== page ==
Envision Carlsbad was a comprehensive, community-wide visioning process to identify the community’s vision of Carlsbad’s future. Envision Carlsbad asked community members to identify what is most important to them today and in the future, and the challenges and opportunities to protecting and enhancing quality of life for the next 20 to 30 years. Read more about the Carlsbad Community Vision that resulted from Envision Carlsbad.
The community’s input received during Envision Carlsbad is reflected in the Carlsbad Community Vision, which was accepted by the City Council in January 2010. The Carlsbad Community Vision identifies the community’s most important core values for the future, and will be used to guide city operations and decisions.
Some parts of the community’s vision are outside the city’s jurisdiction, such as schools and health care. In those cases, the city is partnering with other entities to share the community’s vision and identify ways to work together to achieve it.
A General Plan defines the community" vision for the future growth and development of the city. It is a long-term document with text and diagrams that express the goals, objectives, and policies necessary to guide the community toward achieving its vision over a 20-30 year period. A General Plan is only successful when it reflects the priorities and values of the community, and is a key tool for influencing quality of life.
City decision-makers (e.g., City Council and Planning Commission), rely on the General Plan as basis for making decisions on matters such as land use, and the provision of public facilities (e.g., roads, parks, fire stations, etc). It is also a policy document that guides decisions related to protecting, enhancing, and providing those things that the community values most, such as open space, habitat conservation, beach preservation, arts, and protecting the character of the community.
All cities and counties in California are required by law to have a General Plan.
State law mandates that each city and county in California adopt "a comprehensive, long-term general plan." The purpose is to plan for important community issues such as new growth, housing needs, and environmental protection. Furthermore, the General Plan is used to project future demand for services such as sewer, water, roadways, parks, and emergency services.
A General Plan consists of goals, objectives, and policies to achieve the community" vision. State law requires that every General Plan, at a minimum, address certain subject categories (called "elements"), which include land use, circulation, housing, conservation of natural resources, open space, noise, and safety. A General Plan may also address other subjects that are of importance to the community" future, such as sustainability, community design, and public art.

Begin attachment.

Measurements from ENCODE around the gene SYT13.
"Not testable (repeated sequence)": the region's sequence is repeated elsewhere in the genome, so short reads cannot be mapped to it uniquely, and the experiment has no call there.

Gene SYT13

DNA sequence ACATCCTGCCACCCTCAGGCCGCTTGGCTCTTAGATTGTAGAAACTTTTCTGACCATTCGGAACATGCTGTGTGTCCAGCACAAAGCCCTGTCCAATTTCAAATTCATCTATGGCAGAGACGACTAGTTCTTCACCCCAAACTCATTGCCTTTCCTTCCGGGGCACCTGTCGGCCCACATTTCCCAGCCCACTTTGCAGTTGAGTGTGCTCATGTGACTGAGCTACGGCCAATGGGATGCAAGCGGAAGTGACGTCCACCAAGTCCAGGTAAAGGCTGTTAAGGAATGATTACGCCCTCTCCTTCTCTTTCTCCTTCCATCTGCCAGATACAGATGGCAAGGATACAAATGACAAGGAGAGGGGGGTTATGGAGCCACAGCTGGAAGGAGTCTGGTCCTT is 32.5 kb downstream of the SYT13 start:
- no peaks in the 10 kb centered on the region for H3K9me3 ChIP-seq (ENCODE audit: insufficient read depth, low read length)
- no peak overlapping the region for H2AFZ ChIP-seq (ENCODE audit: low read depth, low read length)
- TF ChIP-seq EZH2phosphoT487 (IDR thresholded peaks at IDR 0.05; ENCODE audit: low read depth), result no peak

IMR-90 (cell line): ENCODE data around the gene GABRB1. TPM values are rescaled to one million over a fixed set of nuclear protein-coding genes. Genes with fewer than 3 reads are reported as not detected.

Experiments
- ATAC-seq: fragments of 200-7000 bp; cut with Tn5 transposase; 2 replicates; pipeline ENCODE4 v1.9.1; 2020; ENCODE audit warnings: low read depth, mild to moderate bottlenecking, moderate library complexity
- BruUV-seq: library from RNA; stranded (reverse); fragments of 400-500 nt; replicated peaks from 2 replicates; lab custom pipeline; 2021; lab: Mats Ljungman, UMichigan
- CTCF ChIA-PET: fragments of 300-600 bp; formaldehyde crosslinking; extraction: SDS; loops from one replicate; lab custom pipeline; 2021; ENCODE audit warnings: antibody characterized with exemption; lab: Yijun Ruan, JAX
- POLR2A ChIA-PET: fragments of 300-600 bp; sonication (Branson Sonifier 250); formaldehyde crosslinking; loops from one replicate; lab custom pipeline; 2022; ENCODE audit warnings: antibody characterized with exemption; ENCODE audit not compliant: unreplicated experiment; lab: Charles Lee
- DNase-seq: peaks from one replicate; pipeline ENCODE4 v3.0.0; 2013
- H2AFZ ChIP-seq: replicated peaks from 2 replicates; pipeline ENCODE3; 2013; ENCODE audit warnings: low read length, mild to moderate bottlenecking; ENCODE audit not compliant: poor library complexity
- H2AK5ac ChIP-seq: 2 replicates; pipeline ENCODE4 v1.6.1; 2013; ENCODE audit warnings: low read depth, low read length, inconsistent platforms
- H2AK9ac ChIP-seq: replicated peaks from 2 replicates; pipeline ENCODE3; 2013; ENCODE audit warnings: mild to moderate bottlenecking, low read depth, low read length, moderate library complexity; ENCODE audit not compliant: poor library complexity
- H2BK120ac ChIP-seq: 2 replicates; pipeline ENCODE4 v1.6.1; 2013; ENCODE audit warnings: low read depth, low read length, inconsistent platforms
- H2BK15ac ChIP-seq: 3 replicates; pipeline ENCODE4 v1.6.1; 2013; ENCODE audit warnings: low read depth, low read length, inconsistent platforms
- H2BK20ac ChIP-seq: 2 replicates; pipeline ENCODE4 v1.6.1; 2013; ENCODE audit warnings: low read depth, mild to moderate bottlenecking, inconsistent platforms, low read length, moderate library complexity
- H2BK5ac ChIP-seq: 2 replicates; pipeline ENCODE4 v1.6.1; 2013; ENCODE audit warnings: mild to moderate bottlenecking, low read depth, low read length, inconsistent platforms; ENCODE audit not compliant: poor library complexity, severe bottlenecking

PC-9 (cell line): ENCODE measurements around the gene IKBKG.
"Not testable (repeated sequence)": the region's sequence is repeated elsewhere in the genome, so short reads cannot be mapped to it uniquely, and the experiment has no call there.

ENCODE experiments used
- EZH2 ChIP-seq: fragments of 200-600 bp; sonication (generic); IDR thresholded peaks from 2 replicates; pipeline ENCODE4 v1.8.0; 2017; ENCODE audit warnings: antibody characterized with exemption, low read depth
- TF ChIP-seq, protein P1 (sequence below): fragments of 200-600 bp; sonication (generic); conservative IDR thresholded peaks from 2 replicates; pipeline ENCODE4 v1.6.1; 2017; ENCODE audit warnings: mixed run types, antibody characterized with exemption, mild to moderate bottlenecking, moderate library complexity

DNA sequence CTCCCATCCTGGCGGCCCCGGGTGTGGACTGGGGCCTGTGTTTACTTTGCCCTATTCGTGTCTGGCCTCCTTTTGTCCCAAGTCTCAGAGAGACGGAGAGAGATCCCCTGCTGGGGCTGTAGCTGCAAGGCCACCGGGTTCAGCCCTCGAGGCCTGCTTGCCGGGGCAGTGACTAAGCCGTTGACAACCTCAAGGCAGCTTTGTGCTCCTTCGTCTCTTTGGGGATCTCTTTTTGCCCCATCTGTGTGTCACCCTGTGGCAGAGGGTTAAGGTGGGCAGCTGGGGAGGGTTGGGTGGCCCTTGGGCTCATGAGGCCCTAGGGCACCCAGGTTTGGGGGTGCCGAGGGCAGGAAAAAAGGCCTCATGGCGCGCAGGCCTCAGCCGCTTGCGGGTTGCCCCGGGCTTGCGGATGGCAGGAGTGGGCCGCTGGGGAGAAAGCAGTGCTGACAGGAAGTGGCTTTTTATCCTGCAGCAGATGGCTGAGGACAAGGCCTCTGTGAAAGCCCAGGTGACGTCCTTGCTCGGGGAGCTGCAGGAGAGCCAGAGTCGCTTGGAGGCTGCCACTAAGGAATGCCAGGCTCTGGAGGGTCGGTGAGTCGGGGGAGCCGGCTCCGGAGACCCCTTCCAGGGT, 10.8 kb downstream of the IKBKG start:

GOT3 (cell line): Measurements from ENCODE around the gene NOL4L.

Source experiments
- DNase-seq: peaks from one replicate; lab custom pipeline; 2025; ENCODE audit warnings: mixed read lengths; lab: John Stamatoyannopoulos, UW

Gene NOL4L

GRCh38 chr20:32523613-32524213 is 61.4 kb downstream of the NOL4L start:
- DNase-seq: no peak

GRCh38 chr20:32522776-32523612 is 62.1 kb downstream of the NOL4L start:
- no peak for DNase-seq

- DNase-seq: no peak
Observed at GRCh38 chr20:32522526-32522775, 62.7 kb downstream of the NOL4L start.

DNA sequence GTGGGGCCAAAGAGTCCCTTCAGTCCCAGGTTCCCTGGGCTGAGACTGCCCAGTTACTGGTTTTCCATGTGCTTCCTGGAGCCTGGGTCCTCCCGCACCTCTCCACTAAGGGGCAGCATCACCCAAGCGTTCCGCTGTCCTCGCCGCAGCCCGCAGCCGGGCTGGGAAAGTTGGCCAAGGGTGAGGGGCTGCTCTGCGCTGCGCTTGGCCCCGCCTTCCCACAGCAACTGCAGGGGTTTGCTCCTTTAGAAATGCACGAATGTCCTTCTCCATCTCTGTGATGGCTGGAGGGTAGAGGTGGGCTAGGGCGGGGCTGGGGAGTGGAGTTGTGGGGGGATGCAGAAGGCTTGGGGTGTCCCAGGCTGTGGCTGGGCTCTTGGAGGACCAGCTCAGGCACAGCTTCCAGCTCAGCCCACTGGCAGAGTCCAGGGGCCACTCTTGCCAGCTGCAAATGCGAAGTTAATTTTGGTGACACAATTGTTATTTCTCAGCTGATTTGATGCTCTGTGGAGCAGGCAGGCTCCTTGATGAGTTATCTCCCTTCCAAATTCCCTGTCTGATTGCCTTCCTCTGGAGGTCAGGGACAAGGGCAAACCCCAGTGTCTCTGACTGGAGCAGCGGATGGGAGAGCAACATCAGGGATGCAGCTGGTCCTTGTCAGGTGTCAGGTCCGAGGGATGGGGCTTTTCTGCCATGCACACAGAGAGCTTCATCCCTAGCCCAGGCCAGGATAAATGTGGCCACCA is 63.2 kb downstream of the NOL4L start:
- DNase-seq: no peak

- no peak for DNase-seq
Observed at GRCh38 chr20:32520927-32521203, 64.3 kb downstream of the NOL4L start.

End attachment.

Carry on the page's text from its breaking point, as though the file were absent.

A zoning ordinance is one of the primary tools to implement the city goals and policies (i.e. General Plan and Local Coastal Program). It contains development regulations and standards that govern the use of land, such as where certain types of uses can be located, and the placement, spacing, and sizing of buildings, open spaces and other facilities/structures.
A Local Coastal Program (LCP) is a tool to guide development within the Coastal Zone, and is intended to ensure public access to and protection of coastal resources consistent with the California Coastal Act. A LCP consists of policies (like the General Plan) and an implementing ordinance (Zoning Ordinance). While a LCP reflects the unique characteristics of the community it applies to, regional and statewide interests and concerns must also be addressed. The topics that a LCP must address are defined by State law (California Coastal Act), and overlap with those in a General Plan and zoning ordinance.
An environmental impact report is a detailed analysis of the environmental effects of a plan or development project. The EIR identifies alternatives to the proposed project and presents ways to reduce or avoid environmental damage. Under the California Environmental Quality Act (CEQA), a general plan is considered a project, thus requiring that an EIR be completed in conjunction with the plan. Community members can provide input at two different phases in the EIR process: in response to the Notice of Preparation (NOP), declaring that an EIR is going to be prepared, and to the Draft EIR itself.